MaST Business Forum - Why do leaders struggle to solve complex business challenges? - Summary

MaST Business Forum - Why do leaders struggle to solve complex business challenges? - Summary

2nd March 2016


The latest MaST Forum provided senior managers and L&D executives the time and space to consider the type of problems that leaders face today, especially the most demanding of all - complexity.  Delegates discussed the kind of leadership needed to work effectively in different problem spaces.


What are the different types of problems?


Mark Hawkswell took the delegates through the various categories of problems that leaders face and he used David Snowden’s Cynefin model as the framework.  Leaders are faced with four types of problems: simple, complicated, chaotic and complex.


In the simple problem space, the problems are clear to all and people know what is required.  It is a case of categorising issues.  In the complicated space, the problem is understood by most, but organisations rely on experts to provide a solution.  It’s about analysis.  In the chaotic space, the problem and solutions are not immediately obvious.  It’s all about steadying the ship when faced with hurricane winds.  Lastly, the complex space, which is where the Forum focused, is where the problem and solution are unknown to everybody in the system. In this space, the only way to solve problems is by feeling your way as you go along, through a continual process of testing and learning or experimenting and discovering.


How do leaders approach the complex space?


Leaders have cut their teeth by being experts solving problems in the complicated space, hence the tendency to hire technical experts for leadership positions.  The challenge is that many of the leadership skills that work in the simple and complicated space do not work in the complex space and it is complex problems that most leaders are now increasingly facing.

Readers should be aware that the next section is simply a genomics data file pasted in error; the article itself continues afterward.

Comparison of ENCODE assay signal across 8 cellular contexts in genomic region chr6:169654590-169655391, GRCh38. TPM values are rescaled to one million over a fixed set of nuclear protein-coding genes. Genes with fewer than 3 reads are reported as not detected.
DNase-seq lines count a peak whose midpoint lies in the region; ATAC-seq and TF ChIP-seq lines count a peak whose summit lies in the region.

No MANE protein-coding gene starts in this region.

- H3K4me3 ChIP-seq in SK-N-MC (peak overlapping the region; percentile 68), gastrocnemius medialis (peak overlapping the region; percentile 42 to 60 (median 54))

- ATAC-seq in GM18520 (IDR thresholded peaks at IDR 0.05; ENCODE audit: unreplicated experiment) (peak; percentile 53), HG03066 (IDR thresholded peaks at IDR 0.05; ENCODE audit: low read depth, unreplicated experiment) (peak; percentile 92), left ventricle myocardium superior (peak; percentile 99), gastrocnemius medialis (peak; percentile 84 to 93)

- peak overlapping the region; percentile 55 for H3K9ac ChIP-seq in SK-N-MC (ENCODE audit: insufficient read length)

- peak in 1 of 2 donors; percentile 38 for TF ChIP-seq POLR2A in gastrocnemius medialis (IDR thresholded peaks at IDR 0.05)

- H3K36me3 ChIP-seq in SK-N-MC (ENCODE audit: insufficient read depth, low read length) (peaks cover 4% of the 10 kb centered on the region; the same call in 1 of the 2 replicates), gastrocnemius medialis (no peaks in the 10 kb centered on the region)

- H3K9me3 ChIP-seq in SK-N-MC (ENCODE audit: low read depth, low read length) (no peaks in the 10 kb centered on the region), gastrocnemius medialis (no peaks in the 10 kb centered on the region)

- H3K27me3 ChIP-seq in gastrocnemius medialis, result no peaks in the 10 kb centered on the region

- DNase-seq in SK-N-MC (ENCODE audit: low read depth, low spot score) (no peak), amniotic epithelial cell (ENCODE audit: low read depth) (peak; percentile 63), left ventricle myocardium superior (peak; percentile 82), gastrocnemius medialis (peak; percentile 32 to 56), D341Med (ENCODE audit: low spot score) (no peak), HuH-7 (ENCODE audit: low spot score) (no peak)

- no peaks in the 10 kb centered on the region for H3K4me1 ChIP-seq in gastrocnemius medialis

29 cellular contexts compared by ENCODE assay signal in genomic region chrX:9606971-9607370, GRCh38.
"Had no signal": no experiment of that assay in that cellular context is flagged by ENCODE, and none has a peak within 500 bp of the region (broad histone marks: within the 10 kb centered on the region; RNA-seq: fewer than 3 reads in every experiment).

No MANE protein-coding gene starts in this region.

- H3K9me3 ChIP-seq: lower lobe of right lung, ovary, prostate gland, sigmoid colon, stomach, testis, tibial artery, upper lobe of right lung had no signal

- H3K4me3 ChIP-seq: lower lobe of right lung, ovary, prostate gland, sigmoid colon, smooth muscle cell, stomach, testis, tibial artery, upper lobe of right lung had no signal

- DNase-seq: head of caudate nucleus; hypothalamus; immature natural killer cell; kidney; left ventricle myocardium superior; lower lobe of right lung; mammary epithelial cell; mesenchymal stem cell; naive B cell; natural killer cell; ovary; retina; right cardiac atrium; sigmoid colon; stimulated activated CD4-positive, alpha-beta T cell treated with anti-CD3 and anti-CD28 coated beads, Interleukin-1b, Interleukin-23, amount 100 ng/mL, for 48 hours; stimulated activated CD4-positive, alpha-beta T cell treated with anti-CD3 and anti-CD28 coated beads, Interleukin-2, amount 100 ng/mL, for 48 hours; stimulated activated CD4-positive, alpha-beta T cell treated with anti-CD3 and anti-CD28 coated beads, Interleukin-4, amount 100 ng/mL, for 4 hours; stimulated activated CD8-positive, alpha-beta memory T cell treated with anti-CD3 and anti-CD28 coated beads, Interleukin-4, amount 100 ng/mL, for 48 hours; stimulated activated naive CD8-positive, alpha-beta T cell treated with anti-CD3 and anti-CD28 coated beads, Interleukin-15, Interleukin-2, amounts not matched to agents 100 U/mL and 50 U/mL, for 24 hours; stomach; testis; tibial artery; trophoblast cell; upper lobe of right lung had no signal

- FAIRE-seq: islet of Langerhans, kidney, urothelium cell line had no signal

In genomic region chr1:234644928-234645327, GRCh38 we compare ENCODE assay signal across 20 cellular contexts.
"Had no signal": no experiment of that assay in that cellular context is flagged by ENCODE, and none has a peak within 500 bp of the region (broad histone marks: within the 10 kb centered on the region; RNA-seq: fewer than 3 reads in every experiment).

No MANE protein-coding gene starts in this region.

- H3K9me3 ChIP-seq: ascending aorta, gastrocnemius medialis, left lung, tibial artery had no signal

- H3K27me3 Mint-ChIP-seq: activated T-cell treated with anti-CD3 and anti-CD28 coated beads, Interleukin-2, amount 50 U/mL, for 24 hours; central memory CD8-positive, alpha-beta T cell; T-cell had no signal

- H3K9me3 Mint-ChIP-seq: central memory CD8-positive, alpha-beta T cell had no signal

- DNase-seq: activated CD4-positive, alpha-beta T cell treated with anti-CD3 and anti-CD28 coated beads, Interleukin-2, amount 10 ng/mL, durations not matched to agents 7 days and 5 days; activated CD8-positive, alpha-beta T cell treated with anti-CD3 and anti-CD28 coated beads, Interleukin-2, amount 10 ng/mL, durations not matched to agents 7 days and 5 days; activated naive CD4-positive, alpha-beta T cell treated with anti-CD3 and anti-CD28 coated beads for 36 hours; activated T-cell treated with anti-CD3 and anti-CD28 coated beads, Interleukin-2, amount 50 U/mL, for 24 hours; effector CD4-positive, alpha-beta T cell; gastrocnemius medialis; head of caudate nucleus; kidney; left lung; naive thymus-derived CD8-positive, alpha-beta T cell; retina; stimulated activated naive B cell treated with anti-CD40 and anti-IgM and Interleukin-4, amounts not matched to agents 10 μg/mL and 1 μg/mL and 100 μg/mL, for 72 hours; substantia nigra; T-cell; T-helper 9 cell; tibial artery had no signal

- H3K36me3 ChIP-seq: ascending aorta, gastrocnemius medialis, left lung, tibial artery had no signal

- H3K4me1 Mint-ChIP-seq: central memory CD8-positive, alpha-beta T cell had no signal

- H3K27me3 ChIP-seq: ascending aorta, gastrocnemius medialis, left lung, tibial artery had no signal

Leading in the complex space - The 3S Model: State, Synergy and Systems Thinking


The MaST consultants shared their 3S model, which was co-developed with one of our specialist partners Judy Rees, and is designed to help leaders work effectively in the complex space.


How do leaders manage their state?


Complexity is characterised by two elements that leaders hate: ambiguity and uncertainty.  So to work effectively, managers need to maintain a resourceful state when facing problems whose solutions do not conform to traditional cause-effect analysis.  Sally Kleyn took the delegates through a powerful process to explore the metaphors that delegates hold when they think about working with complex problems.  Metaphors are a window into our thinking and can make the experience of complexity miserable or exhilarating, for example: herding cats; riding a rollercoaster; being on a runaway train; being at a crossroads; drifting in a hot air balloon.  Delegates ended up developing a new metaphor that they can use to be more resourceful and curious when facing their next complex challenge.  This was extremely well received and was the main course served on the day.


Go for the most diverse group possible - Synergy


Mark Mercer then gave the group a high level overview of the importance of synergy.  To develop synergy, groups need to develop both the willingness and capability to collaborate.  Willingness emerges from the co-creation of a purpose and values driven community with common standards for interacting and thinking together.  High priority values for the more effective groups include ‘bold ambition’, ‘community’, ‘collaboration’, ‘learning’, and ‘mutual accountability’, as well as mutual respect, trust and influence.  Synergistic thinking was developed by people questioning everything, being data driven and seeing the whole system.  Capability is supported by developing creative abrasion around differences, rather than destructive conflict; learning through experimentation, reflection for learning and adjustment.  The final core capability is the capacity to work with opposites and look for ways to integrate insights from both.


It’s about how we think - Systems Thinking


Lastly, Mark Hawkswell took the group through a process of looking at a complex system through systems thinking.  Delegates were asked to look at one of their own problems and to consider the system dynamics at play. Delegates were asked to first understand the problem and resist the temptation to solve it.  We are not in a position to test and learn until we have a more thorough and pervasive understanding of the issues faced.


Should you wish to discuss any of these areas in more detail please do call on 0800 316 9090, email or visit